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In terms of contemporaneous, if an OHS Inspector is taking notes on an official investigation what is an acceptable time frame for s/he to adjust the notes to correct errors while at the scene i.e names, locations, job title.

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  • Polly, I'm assuming you have the United States in mind as the jurisdiction for this question?
    – A.fm.
    Jun 14 '20 at 18:09
  • Any western jurisdiction would be fine. Thanks A.fm
    – Polly
    Jun 18 '20 at 5:36
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Polly, there isn't a specifically delineated time period for these notes, but if one is interested in maintaining the integrity of the investigation, they should be taken during the investigation. If the investigator is visiting a job site, for example, it would be preferable that his notes are taken in real time, as he interviews individuals, etc. Simply put:

A decision-maker that needs to make a finding of fact will prefer the credibility of a person whose evidence is supported by contemporaneous record, where everything else is equal.

As I'm sure you're aware, these investigations may at any time lead to administrative charges or litigation. Thus, the longer an inspector waits to conclude them, the higher the risk he runs of his testimony being impeached at a later trial or hearing.

Regarding making changes to the notes, the best option is not to do that. Should it be required, the original version should be retained as well.

For a practical example of the importance of contemporaneous notes, check this article out: https://www.lexology.com/library/detail.aspx?g=b0e1813f-9c9f-49e7-8c75-27f2f881ece3. (Note: you have to create a Lexology account to view it, but it is free!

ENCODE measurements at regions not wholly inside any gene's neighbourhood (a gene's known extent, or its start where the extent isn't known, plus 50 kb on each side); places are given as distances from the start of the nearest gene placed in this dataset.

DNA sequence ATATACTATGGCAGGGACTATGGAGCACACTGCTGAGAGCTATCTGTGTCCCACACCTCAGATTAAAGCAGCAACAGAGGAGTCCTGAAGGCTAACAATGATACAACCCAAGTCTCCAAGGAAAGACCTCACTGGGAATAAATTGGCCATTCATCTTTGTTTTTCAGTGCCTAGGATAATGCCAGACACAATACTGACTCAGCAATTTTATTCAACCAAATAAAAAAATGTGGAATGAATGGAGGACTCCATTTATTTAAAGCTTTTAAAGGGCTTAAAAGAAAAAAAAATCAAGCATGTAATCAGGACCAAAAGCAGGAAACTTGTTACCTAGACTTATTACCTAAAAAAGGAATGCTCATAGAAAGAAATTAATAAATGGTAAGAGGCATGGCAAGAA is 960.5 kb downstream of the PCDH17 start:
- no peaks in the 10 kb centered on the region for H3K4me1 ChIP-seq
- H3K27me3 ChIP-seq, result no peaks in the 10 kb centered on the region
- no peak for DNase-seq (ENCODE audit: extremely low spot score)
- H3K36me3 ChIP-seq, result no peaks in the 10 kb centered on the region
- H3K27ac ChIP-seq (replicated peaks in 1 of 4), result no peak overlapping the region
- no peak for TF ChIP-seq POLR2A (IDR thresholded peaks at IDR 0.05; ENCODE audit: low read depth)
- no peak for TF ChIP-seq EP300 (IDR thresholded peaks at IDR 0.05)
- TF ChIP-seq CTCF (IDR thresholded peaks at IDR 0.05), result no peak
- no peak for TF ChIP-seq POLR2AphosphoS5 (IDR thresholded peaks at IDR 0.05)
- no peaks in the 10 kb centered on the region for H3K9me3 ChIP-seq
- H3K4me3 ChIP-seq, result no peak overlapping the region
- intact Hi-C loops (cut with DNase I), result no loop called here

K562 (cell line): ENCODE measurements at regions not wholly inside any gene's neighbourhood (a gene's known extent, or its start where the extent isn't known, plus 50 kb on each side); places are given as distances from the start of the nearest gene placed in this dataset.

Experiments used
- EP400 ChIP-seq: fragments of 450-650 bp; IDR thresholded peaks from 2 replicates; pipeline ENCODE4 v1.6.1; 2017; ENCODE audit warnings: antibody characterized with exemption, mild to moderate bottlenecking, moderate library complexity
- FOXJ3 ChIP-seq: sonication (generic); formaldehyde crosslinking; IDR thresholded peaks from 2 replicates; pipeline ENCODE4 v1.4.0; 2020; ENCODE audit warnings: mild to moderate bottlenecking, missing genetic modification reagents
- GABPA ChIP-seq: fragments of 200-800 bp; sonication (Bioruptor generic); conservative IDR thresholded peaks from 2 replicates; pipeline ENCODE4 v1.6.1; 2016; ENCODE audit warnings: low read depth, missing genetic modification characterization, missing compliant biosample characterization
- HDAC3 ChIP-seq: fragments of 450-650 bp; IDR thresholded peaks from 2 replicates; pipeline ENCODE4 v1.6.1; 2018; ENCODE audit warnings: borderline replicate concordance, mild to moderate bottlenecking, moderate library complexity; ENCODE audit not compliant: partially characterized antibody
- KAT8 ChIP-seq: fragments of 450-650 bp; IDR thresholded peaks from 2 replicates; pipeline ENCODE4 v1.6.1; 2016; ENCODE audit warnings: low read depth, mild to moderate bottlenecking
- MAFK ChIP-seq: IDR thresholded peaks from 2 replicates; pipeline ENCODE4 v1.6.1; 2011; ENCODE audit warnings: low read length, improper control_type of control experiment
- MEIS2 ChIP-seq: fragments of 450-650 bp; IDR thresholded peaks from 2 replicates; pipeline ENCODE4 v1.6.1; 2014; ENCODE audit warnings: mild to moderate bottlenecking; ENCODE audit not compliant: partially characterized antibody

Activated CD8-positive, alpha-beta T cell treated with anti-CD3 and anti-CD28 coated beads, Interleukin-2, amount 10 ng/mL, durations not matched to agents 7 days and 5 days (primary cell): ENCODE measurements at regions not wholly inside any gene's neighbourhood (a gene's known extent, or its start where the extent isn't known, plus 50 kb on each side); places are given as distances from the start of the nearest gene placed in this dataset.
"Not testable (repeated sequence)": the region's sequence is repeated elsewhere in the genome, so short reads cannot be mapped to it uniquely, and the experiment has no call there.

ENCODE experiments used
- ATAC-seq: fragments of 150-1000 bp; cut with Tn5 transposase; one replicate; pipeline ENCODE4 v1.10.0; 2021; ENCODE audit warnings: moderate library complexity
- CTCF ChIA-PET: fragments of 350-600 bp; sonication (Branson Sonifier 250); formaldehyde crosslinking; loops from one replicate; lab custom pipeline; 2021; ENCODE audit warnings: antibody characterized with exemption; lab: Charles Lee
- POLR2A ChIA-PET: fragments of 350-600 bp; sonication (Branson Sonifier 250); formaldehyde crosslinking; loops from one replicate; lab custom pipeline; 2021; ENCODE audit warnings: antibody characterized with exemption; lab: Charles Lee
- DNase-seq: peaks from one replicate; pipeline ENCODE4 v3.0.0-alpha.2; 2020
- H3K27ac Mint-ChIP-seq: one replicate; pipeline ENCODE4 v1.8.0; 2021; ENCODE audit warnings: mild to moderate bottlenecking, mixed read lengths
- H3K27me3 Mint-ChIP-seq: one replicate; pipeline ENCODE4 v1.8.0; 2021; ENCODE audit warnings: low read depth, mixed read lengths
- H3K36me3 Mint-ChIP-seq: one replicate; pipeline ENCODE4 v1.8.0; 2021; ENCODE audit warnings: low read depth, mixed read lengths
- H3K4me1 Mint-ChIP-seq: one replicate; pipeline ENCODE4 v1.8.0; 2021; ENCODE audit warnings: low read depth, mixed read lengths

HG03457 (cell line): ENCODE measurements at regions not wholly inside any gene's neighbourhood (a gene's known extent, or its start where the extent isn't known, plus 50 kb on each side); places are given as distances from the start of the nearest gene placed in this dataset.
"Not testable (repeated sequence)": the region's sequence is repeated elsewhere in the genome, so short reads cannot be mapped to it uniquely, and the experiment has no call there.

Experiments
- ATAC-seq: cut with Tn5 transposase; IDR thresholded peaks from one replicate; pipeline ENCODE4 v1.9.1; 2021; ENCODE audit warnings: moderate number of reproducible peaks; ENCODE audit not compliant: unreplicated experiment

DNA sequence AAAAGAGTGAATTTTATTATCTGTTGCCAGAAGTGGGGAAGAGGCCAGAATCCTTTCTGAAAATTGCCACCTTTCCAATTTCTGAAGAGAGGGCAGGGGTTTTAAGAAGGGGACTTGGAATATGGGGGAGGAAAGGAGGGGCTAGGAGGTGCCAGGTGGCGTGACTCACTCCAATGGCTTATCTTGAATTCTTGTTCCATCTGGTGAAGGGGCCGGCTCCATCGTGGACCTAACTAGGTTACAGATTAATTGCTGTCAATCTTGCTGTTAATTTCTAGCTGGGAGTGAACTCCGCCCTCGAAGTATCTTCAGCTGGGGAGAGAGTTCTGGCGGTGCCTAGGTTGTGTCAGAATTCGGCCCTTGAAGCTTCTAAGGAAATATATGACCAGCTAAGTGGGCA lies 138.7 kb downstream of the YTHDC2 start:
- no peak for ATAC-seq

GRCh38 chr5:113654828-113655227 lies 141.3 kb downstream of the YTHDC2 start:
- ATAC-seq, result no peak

This is another great narrative which approaches from a different angle.

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    Very helpful especially article regarding the opportunity for speculation depending on notes and their level of contemporaneity.
    – Polly
    Jun 18 '20 at 5:51
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What are realistic time limits on contemporaneous note taking?

It is highly doubtful that any legislation would prescribe time limits for that, let alone while the inspector is at the scene. If anything, such limits would be superseded by the need for accuracy of the inspector's findings.

The purpose of inspections is to ascertain compliance by, or conditions of, the investigated entity[-ies], not the inspector's dexterity in taking notes that wouldn't warrant edits sometime later.

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    Jun 15 '20 at 5:24

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